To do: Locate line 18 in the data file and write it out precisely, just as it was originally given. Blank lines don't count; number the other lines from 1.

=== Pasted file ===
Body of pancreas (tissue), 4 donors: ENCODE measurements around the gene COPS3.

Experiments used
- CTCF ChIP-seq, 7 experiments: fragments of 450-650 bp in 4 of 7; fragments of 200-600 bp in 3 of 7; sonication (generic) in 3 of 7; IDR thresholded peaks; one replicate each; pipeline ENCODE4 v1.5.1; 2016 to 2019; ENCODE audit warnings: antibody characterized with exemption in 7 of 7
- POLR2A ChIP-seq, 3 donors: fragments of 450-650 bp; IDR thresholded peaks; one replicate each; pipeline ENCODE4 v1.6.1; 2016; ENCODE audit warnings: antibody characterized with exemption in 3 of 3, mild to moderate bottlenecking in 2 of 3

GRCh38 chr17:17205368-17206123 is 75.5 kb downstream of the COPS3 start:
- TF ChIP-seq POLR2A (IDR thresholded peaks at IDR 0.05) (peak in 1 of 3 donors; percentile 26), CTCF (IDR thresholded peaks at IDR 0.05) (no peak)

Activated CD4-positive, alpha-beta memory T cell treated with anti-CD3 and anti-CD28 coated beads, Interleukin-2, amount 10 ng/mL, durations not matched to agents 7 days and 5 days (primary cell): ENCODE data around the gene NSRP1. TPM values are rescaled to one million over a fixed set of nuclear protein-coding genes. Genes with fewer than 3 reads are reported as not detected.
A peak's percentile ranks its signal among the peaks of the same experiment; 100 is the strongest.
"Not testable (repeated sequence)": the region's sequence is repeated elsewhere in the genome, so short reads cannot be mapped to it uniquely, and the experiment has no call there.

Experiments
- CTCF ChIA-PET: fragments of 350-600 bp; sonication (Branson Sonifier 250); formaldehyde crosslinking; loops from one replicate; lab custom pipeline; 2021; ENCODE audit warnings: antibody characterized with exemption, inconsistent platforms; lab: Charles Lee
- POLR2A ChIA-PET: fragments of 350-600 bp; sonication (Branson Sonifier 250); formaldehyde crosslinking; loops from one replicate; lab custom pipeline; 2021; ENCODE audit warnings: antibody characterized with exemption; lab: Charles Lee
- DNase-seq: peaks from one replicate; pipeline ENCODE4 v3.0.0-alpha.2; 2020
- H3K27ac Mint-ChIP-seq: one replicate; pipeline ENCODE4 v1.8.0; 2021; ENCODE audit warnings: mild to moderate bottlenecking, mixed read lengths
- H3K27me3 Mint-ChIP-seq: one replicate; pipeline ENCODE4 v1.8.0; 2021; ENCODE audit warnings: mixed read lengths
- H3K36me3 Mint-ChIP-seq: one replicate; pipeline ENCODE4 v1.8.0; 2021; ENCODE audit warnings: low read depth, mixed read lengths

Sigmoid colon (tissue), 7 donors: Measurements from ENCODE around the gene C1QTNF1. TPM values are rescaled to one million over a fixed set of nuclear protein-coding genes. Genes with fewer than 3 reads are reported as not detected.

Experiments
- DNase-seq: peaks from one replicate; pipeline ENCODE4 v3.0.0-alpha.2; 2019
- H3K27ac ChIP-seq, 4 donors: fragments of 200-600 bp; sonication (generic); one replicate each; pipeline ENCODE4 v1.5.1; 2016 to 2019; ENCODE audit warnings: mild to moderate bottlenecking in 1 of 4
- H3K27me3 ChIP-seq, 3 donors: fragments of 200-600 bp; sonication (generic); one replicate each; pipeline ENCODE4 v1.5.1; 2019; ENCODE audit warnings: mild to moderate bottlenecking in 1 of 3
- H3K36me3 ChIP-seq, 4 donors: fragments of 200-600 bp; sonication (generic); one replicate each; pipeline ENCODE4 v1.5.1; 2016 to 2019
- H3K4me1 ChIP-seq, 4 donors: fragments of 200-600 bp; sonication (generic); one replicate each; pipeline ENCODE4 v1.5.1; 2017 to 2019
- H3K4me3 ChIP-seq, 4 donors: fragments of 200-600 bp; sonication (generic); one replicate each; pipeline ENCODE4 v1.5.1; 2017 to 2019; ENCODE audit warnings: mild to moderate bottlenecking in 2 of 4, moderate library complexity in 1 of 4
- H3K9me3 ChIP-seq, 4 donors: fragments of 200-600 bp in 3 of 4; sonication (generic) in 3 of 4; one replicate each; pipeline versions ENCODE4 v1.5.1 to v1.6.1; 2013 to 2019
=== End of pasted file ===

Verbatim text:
Experiments